Hippocampal, amygdala and nucleus accumbens volume in first-episode schizophrenia patients and individuals at high familial risk: A cross-sectional comparison

Catherine Bois, Liat Levita, I Ripp, David Owens, Eve Johnstone, Heather Whalley, Stephen Lawrie

Research output: Contribution to journalArticlepeer-review

Abstract

It is unknown whether brain changes occur prior to onset of schizophrenia or after it develops. Prospective familial high risk studies provide a good method to investigate this. In the Edinburgh High Risk Study, structural MRI scans of 150 young individuals at familial high risk of schizophrenia, 34 patients with first-episode schizophrenia and 36 matched controls were obtained. Of the high risk participants with scans suitable for analysis, 17 developed schizophrenia after the scans were taken, whilst 57 experienced isolated or sub-clinical psychotic symptoms, and 70 remained well. We used Freesurfer to extract volumetric measurements of the hippocampus, amygdala and nucleus accumbens with the aim of assessing whether any alterations found were present in all those at high risk, or selectively in the high risk cohort based on future clinical outcome, or only in those experiencing their first-episode of psychosis. We found no significant differences in any examined regions between controls and those at high risk, or between those at high risk who later developed schizophrenia and those who remained well. However, patients with first-episode schizophrenia demonstrated significant volumetric reductions in the bilateral hippocampus, left amygdala, and right nucleus accumbens compared to high risk individuals and healthy controls, which were not significantly associated with the intake of anti-psychotic medication or duration of illness. We found that patients had significantly smaller left amygdalae and bilateral hippocampus compared to HR[ill]. Our findings suggest that volumetric reductions of the hippocampus, amygdala and nucleus accumbens occur early in the first-episode of psychosis. The apparent absence of high risk versus control differences we found using Freesurfer is at odds with our previous studies conducted on the same sample, and possible methodological reasons for these apparent discrepancies are discussed.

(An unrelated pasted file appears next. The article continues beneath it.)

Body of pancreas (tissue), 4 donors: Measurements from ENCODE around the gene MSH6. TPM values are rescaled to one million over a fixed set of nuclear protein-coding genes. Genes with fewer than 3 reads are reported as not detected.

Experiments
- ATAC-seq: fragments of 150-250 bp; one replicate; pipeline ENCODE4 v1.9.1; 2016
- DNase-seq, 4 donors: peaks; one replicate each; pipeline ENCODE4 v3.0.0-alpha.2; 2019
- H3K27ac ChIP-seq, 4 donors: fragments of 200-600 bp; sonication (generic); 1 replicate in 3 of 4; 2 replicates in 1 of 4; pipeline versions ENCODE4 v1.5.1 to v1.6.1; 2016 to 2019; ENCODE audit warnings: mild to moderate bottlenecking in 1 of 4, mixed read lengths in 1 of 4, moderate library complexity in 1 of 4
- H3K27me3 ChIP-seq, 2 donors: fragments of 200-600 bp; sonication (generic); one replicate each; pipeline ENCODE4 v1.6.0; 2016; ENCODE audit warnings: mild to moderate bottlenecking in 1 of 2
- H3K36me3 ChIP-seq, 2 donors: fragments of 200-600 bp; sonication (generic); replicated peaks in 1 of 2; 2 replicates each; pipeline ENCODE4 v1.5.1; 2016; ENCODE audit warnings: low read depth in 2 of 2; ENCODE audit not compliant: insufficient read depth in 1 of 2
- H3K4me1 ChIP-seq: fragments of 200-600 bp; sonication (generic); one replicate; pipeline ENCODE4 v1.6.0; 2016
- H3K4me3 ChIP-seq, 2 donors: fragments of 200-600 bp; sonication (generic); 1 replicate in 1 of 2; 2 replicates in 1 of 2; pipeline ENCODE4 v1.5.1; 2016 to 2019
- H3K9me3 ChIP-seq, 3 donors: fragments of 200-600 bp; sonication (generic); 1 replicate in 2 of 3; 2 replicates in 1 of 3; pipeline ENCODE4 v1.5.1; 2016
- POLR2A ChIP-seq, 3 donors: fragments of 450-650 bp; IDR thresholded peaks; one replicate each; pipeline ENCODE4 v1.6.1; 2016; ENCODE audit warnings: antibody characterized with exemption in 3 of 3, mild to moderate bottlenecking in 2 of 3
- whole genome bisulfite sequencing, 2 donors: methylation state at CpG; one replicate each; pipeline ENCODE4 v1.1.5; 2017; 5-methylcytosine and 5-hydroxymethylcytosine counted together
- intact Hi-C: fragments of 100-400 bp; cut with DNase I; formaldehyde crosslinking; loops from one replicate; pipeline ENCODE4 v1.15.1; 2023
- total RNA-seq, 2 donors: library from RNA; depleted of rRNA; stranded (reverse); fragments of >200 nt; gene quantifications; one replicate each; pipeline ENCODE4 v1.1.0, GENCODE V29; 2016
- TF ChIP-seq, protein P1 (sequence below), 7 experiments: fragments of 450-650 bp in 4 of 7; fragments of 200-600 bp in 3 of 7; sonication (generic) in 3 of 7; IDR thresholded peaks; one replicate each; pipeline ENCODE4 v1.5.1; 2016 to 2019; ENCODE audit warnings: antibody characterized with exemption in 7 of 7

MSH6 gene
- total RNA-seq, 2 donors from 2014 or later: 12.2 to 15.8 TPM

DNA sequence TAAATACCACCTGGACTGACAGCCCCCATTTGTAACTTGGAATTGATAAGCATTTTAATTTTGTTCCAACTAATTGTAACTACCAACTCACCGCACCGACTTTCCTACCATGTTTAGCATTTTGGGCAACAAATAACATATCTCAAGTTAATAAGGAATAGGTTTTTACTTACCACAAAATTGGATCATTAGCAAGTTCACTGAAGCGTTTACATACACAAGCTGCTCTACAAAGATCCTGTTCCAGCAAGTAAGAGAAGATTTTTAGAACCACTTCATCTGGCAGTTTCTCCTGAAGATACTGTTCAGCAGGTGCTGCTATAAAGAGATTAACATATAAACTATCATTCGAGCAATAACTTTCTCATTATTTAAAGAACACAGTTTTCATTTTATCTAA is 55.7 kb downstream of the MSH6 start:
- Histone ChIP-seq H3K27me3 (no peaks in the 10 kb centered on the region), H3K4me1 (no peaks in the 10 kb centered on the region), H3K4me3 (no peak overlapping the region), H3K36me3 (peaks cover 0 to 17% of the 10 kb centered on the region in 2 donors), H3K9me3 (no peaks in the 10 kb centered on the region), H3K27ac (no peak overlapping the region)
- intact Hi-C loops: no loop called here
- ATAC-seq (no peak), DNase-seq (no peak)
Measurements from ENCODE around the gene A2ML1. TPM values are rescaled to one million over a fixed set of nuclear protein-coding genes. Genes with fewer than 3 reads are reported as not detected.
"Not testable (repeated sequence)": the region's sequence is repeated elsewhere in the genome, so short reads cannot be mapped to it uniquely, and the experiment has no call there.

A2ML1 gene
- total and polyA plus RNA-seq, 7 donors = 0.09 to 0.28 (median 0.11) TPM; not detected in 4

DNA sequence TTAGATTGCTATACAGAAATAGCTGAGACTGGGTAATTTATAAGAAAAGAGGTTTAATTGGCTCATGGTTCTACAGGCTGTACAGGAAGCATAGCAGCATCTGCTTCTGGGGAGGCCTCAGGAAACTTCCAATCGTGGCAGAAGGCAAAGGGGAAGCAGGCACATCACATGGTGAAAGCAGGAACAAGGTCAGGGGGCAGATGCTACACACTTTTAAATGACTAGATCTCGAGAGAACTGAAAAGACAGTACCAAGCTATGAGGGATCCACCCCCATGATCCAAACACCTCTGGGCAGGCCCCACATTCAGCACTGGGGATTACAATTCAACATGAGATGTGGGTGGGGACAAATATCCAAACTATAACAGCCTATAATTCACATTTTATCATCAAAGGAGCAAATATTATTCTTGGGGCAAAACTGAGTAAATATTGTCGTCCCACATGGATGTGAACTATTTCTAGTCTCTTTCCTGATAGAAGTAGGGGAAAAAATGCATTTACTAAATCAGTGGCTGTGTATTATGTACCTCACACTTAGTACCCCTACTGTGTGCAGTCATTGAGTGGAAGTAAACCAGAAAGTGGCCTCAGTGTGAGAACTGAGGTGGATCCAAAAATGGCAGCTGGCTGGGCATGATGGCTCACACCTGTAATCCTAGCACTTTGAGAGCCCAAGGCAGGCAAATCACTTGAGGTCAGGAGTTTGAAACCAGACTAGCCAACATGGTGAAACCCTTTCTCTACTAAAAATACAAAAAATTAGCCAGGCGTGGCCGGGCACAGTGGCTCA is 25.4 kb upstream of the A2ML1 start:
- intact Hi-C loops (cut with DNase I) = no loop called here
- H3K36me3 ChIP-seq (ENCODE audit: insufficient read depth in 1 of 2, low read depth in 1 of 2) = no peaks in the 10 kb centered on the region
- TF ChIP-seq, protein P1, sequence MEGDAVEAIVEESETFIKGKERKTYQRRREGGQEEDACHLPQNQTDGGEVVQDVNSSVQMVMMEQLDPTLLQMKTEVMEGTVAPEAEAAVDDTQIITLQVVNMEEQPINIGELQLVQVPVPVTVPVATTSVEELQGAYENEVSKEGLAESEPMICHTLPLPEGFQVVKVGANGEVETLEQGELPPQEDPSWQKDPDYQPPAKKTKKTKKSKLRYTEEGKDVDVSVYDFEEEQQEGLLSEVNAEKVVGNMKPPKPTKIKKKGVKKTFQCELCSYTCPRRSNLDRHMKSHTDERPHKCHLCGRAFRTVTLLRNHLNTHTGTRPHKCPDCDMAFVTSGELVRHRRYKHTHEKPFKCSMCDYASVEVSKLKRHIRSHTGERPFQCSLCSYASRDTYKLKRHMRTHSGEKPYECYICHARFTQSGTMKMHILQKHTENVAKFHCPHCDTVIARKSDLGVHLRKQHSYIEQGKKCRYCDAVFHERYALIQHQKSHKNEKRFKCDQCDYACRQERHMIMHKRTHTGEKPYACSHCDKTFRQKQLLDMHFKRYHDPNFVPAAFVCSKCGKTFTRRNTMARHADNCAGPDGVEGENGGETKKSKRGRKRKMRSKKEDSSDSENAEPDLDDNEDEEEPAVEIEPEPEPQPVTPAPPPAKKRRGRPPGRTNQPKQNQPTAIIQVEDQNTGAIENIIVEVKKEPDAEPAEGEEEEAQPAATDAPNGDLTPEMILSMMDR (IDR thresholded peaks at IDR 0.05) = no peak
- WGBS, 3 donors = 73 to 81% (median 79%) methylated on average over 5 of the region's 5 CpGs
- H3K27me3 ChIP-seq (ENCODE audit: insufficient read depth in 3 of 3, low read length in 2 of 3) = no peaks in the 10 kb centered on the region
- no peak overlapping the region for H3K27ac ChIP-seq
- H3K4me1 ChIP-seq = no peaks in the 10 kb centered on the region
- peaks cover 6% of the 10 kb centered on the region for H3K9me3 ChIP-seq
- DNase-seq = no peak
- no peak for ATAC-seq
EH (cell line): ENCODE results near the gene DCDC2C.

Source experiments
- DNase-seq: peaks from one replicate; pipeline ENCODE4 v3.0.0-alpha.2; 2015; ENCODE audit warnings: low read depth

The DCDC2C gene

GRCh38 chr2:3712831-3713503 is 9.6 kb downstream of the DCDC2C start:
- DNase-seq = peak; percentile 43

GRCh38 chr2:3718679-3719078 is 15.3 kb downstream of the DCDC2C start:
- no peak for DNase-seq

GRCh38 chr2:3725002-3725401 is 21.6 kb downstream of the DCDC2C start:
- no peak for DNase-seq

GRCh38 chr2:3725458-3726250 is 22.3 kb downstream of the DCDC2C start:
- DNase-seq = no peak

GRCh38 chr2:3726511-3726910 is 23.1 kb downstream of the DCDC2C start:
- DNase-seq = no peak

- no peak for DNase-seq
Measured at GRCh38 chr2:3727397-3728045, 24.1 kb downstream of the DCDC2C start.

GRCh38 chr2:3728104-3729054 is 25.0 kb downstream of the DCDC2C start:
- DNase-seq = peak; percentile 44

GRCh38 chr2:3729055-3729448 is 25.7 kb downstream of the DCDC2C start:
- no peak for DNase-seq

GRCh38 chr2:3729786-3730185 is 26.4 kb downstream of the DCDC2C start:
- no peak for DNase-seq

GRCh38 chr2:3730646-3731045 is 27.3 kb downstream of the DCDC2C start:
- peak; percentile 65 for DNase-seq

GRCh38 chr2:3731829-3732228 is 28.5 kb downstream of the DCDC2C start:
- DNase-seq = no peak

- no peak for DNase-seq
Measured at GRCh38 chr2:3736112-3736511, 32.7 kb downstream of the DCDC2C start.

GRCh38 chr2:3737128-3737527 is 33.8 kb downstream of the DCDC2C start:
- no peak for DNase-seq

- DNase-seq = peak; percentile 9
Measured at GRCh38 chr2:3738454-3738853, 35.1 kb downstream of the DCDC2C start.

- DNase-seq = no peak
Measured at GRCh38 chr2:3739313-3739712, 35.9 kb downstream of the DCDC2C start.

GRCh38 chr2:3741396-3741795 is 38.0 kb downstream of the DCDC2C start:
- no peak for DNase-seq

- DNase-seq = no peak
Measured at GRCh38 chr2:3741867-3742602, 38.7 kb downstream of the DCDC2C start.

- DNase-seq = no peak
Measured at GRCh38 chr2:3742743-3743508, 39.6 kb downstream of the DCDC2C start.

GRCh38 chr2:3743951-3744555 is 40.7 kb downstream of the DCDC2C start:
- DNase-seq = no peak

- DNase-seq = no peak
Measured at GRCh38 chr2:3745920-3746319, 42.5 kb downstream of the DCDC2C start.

Original languageEnglish
Pages (from-to)45-51
JournalSchizophrenia Research
Volume165
Issue number1
Early online date10 Apr 2015
DOIs
Publication statusPublished - Jun 2015

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